The Oscars is usually my favorite awards show. The host is always funny, and the speeches are the best. After all, most of the winners talk for a living.
More than any reason, I like the Academy Awards because there are so few of them handed out each year. The Grammy ceremony would last a week if every winner got a trophy during the broadcast.
Still, many complain that the event is too long. So the powers that be have declared that Oscar-nominated songs won’t be performed during this year – likely to allow more time for the super-sized list of Best Picture nominees.
Music has been getting short shrift of late. In 2006 and 2007, three of five songs came from the same film.
Last year, only three songs were nominated and two of those were also from the same movie. Because the Academy would only allow him to sing for 65 seconds, Peter Gabriel declined to perform his song from Wall-E.
This year, the oft-nominated Randy Newman has two songs in contention, and there are many glaring omissions. “All Is Love,” Karen O of the Yeah Yeah Yeahs’ contribution to Where the Wild Things Are is nowhere to be found.
Ditto for great soundtrack songs by Duffy, Mary J. Blige or Leona Lewis.
I haven’t seen Invictus, but the songs are terrific – not that you’d know from the Oscars.
And where the heck is Twilight Saga: New Moon, one of the best modern rock soundtracks in years? I’ve long been resisting Death Cab For Cutie, but “Meet Me On the Equinox” made me a fan.
Musical faux pas are practically an Oscar tradition – remember the year Phil Collins sat in the audience and watched Ann Renking perform “Against All Odds” because no one at the Academy knew him or his work?
This also means discoveries like Swell Season, who lit up Once in 2008, or Three Six Mafia, won’t happen (before “It’s Hard Out Here For A Pimp,” their song from Hustle & Flow, I hated rap music. Now I only mildly dislike it).
The Academy Awards are about getting people to the cinema. It makes sense that songs be jettisoned to make room for the next Sally Field to have her “you really like me” moment.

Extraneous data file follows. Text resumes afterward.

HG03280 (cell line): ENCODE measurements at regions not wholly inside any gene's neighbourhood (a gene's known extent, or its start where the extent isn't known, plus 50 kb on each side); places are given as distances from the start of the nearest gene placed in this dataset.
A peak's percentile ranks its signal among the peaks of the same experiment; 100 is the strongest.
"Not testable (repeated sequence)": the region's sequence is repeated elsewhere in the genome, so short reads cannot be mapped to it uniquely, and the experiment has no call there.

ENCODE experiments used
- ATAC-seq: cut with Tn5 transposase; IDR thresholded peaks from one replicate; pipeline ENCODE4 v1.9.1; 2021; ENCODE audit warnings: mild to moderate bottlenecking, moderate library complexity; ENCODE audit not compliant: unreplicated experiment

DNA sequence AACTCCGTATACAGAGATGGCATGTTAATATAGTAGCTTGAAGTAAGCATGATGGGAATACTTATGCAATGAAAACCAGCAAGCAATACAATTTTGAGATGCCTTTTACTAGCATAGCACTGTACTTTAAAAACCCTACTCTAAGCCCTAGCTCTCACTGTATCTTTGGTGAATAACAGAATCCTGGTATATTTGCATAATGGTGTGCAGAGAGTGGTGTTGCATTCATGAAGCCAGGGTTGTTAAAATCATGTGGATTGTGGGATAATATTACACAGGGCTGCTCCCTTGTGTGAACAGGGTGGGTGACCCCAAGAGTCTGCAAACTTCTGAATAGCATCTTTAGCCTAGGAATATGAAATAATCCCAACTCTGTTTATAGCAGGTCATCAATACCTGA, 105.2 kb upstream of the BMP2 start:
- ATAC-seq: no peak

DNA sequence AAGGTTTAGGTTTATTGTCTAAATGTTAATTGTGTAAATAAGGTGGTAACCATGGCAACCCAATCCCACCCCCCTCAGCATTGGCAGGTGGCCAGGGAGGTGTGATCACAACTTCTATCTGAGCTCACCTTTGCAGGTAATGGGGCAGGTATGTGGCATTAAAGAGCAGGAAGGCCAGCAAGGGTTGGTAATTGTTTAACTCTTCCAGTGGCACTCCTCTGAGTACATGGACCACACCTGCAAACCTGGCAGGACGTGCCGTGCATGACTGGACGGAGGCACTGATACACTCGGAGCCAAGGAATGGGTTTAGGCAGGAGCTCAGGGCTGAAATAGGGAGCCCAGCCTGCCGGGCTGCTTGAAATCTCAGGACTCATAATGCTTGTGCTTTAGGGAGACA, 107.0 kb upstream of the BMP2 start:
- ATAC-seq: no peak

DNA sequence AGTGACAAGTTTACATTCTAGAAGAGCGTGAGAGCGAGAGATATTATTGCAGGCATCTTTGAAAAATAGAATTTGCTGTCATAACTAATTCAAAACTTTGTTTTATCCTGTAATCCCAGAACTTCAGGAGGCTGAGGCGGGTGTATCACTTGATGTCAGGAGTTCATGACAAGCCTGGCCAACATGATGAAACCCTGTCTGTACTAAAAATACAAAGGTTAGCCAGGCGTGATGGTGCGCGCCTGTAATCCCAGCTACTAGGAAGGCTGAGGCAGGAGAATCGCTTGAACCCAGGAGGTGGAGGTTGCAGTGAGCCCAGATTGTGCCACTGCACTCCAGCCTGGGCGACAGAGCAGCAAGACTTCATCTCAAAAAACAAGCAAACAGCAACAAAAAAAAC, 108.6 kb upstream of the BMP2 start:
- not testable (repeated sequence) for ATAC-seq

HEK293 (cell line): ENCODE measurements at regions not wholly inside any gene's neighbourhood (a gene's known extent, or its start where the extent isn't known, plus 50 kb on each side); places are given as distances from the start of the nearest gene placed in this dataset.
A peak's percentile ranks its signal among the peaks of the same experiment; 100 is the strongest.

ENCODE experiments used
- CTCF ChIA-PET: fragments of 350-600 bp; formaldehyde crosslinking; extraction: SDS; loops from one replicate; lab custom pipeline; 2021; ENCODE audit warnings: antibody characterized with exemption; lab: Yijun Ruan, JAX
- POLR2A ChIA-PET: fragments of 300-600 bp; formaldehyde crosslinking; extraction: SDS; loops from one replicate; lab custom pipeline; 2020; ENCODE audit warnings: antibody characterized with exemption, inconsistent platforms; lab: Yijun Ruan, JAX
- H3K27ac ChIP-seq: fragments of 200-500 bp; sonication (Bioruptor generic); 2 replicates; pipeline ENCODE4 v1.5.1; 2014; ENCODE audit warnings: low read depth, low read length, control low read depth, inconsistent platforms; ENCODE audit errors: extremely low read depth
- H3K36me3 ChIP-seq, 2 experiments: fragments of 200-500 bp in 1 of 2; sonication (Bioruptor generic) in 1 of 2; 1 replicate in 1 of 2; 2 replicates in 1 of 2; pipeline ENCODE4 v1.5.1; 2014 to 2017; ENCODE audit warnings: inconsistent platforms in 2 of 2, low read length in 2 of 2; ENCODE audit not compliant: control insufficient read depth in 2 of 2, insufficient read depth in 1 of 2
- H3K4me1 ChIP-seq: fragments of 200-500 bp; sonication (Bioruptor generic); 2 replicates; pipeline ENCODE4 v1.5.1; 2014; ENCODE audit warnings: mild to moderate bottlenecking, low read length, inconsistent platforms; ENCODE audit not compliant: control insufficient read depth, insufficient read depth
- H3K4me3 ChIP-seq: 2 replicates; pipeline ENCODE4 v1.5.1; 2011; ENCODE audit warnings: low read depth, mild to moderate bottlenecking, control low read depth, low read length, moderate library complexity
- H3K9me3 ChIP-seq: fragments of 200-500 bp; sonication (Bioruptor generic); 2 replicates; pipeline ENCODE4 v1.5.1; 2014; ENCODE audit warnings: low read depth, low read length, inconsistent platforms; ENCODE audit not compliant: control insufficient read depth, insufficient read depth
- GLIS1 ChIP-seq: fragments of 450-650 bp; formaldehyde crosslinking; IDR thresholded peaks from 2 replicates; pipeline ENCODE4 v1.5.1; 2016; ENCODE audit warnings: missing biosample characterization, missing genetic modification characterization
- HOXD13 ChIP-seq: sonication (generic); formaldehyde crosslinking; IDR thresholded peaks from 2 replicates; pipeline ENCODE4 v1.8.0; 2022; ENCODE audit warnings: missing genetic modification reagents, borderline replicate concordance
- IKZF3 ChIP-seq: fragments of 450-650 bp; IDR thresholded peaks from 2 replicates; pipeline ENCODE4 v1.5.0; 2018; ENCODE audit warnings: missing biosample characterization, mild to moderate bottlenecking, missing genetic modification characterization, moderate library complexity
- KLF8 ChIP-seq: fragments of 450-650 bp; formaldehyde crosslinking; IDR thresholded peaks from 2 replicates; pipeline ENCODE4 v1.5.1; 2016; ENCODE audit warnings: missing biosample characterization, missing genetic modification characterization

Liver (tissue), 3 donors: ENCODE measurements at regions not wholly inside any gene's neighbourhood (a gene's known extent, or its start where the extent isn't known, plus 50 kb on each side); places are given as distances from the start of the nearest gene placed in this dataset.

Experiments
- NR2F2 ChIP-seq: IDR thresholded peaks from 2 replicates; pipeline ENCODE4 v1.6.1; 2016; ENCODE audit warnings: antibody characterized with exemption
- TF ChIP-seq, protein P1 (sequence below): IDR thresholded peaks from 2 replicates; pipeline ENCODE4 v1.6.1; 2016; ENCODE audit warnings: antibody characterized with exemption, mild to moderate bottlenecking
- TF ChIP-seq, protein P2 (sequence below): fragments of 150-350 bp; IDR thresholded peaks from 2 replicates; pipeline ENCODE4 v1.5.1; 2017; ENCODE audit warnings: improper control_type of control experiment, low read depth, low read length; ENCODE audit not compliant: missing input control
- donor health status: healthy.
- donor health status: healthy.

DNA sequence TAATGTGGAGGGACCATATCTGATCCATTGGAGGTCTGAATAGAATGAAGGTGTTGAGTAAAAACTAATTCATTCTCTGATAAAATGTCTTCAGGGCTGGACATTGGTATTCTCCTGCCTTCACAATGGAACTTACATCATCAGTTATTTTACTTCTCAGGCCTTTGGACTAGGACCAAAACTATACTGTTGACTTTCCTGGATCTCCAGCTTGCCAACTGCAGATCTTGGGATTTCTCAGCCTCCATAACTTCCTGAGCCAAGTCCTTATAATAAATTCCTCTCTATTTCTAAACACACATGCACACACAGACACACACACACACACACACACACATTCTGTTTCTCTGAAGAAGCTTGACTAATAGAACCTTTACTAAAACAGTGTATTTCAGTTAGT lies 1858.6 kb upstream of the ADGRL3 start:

But in a year when MTV officially dropped the word “music” from its logo, it still hurts to be reminded of how irrelevant music has become.
On to the rest of the week:
Thursday, March 4: Tad Davis, Jesse’s – The other night, I ran into Dave Clark, curator of the great Yellow House Media site, who told me that this weekly open mic session really shines. Davis holds down the host role very well, and many quality players make the pilgrimage. Dave’s word is enough to make me check it out, and the possibility of good after work music on a Thursday night seals the deal.
Friday, March 5: Roadhouse, Imperial Garden – Music will won’t ever be irrelevant for this fun-loving working class band. They play out because they love to rock, and this Washington Street bar is their venue of choice. If you like AC/DC, Foghat, Bob Seger, Led Zeppelin and other classic rock, or metal music – Judas Priest, Scorpions, Metallica – Roadhouse is right in your wheel house.
Saturday, March 6: Brooks Williams, Boccelli’s – If accolades were dollars, this acoustic guitar wizard would be a one-man stimulus package. Williams defies easy categorization, blending a musical stew of blues, jazz, classical and folk. Take “Johnny’s Song,” an instrumental from The Time I Spend With You, which is a bit of Acadian ragtime wed to something out of Cold Mountain – definitely a treat.
Sunday, March 7: Fedor Petrenko & Chelsea Vario, Canoe Club – One of the great things about open mic nights is the way they bring people together for collaborations. New to Canoe Club, this pair met at one such jam session a couple of years ago. Since then, they’ve been sharing their passion for jazz across the region and beyond, with a repertoire mixing standards, blues improvisations and a few originals around a guitar/flute/vocal framework.
Tuesday, March 9: John Hiatt, Lebanon Opera House – A musical treasure who’s been making records and writing songs for nearly 40 years. Remember “Sure As I’m Sitting Here” by Three Dog Night? In the late Seventies, MCA signed him to be an Elvis Costello knockoff, but he carved a singer songwriter niche, writing hits for Rosanne Cash and later Bonnie Raitt.
Wednesday, March 10: Emily Lanier, Quechee Club – Emily’s a natural talent, the perfect accompaniment to a night on the town. I enjoyed her with New Kind of Blue. After leaving that group, the jazz vocalist formed the Emily Lanier Jazz Ensemble, with a rotating pool of talent playing a steady diet of standards like “I Don’t Know Enough About You,” “Deed I Do” and “Stormy Weather.”